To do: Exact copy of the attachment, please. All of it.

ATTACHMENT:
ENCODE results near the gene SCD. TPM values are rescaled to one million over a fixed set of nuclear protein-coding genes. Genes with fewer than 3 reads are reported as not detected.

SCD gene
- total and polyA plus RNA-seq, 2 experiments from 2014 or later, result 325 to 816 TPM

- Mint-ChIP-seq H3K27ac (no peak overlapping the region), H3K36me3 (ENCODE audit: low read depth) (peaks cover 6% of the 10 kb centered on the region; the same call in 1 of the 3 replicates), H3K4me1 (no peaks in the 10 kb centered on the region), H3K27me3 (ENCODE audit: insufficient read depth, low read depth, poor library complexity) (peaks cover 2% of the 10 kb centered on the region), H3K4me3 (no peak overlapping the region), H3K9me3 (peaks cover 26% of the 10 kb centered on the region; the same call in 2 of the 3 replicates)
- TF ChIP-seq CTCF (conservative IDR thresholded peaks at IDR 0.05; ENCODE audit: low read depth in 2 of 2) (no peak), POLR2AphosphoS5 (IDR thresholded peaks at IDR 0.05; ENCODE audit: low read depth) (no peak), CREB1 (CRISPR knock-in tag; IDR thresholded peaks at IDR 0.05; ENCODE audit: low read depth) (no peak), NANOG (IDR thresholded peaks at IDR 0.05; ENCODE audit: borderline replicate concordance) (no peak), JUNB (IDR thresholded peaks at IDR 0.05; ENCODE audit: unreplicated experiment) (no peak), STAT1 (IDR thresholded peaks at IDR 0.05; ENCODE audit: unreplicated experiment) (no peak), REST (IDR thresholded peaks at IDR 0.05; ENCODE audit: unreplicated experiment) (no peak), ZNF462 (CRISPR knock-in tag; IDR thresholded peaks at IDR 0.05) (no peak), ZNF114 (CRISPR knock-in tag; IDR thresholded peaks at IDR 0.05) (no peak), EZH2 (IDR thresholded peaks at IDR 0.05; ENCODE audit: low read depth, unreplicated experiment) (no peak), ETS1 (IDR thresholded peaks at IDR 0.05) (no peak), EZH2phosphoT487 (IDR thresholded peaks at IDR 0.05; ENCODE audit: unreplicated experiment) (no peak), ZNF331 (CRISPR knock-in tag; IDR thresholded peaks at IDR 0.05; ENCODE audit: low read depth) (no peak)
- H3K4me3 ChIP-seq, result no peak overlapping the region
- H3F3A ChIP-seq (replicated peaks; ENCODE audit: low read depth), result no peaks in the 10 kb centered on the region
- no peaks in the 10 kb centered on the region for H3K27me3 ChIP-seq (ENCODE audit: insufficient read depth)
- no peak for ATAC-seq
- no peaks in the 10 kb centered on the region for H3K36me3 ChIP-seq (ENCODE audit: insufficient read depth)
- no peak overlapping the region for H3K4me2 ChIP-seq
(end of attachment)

ENCODE results near the gene SCD. TPM values are rescaled to one million over a fixed set of nuclear protein-coding genes. Genes with fewer than 3 reads are reported as not detected.

SCD gene
- total and polyA plus RNA-seq, 2 experiments from 2014 or later, result 325 to 816 TPM

- Mint-ChIP-seq H3K27ac (no peak overlapping the region), H3K36me3 (ENCODE audit: low read depth) (peaks cover 6% of the 10 kb centered on the region; the same call in 1 of the 3 replicates), H3K4me1 (no peaks in the 10 kb centered on the region), H3K27me3 (ENCODE audit: insufficient read depth, low read depth, poor library complexity) (peaks cover 2% of the 10 kb centered on the region), H3K4me3 (no peak overlapping the region), H3K9me3 (peaks cover 26% of the 10 kb centered on the region; the same call in 2 of the 3 replicates)
- TF ChIP-seq CTCF (conservative IDR thresholded peaks at IDR 0.05; ENCODE audit: low read depth in 2 of 2) (no peak), POLR2AphosphoS5 (IDR thresholded peaks at IDR 0.05; ENCODE audit: low read depth) (no peak), CREB1 (CRISPR knock-in tag; IDR thresholded peaks at IDR 0.05; ENCODE audit: low read depth) (no peak), NANOG (IDR thresholded peaks at IDR 0.05; ENCODE audit: borderline replicate concordance) (no peak), JUNB (IDR thresholded peaks at IDR 0.05; ENCODE audit: unreplicated experiment) (no peak), STAT1 (IDR thresholded peaks at IDR 0.05; ENCODE audit: unreplicated experiment) (no peak), REST (IDR thresholded peaks at IDR 0.05; ENCODE audit: unreplicated experiment) (no peak), ZNF462 (CRISPR knock-in tag; IDR thresholded peaks at IDR 0.05) (no peak), ZNF114 (CRISPR knock-in tag; IDR thresholded peaks at IDR 0.05) (no peak), EZH2 (IDR thresholded peaks at IDR 0.05; ENCODE audit: low read depth, unreplicated experiment) (no peak), ETS1 (IDR thresholded peaks at IDR 0.05) (no peak), EZH2phosphoT487 (IDR thresholded peaks at IDR 0.05; ENCODE audit: unreplicated experiment) (no peak), ZNF331 (CRISPR knock-in tag; IDR thresholded peaks at IDR 0.05; ENCODE audit: low read depth) (no peak)
- H3K4me3 ChIP-seq, result no peak overlapping the region
- H3F3A ChIP-seq (replicated peaks; ENCODE audit: low read depth), result no peaks in the 10 kb centered on the region
- no peaks in the 10 kb centered on the region for H3K27me3 ChIP-seq (ENCODE audit: insufficient read depth)
- no peak for ATAC-seq
- no peaks in the 10 kb centered on the region for H3K36me3 ChIP-seq (ENCODE audit: insufficient read depth)
- no peak overlapping the region for H3K4me2 ChIP-seq